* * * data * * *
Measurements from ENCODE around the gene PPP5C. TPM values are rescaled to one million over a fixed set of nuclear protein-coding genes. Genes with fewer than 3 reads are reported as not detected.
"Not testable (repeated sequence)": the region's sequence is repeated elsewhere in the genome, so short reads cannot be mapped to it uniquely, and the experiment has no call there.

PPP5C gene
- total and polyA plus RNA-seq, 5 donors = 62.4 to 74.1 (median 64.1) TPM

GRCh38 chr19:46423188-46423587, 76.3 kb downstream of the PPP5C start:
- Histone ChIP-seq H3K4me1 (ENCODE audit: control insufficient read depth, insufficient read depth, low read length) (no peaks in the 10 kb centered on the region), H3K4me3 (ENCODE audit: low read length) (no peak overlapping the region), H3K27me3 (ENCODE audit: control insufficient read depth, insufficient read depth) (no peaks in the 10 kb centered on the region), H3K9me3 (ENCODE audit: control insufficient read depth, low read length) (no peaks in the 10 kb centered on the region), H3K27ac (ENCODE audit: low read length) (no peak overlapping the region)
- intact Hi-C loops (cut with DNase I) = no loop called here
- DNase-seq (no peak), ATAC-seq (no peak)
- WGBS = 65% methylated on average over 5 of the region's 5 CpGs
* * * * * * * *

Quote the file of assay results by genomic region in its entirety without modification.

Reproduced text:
Measurements from ENCODE around the gene PPP5C. TPM values are rescaled to one million over a fixed set of nuclear protein-coding genes. Genes with fewer than 3 reads are reported as not detected.
"Not testable (repeated sequence)": the region's sequence is repeated elsewhere in the genome, so short reads cannot be mapped to it uniquely, and the experiment has no call there.

PPP5C gene
- total and polyA plus RNA-seq, 5 donors = 62.4 to 74.1 (median 64.1) TPM

GRCh38 chr19:46423188-46423587, 76.3 kb downstream of the PPP5C start:
- Histone ChIP-seq H3K4me1 (ENCODE audit: control insufficient read depth, insufficient read depth, low read length) (no peaks in the 10 kb centered on the region), H3K4me3 (ENCODE audit: low read length) (no peak overlapping the region), H3K27me3 (ENCODE audit: control insufficient read depth, insufficient read depth) (no peaks in the 10 kb centered on the region), H3K9me3 (ENCODE audit: control insufficient read depth, low read length) (no peaks in the 10 kb centered on the region), H3K27ac (ENCODE audit: low read length) (no peak overlapping the region)
- intact Hi-C loops (cut with DNase I) = no loop called here
- DNase-seq (no peak), ATAC-seq (no peak)
- WGBS = 65% methylated on average over 5 of the region's 5 CpGs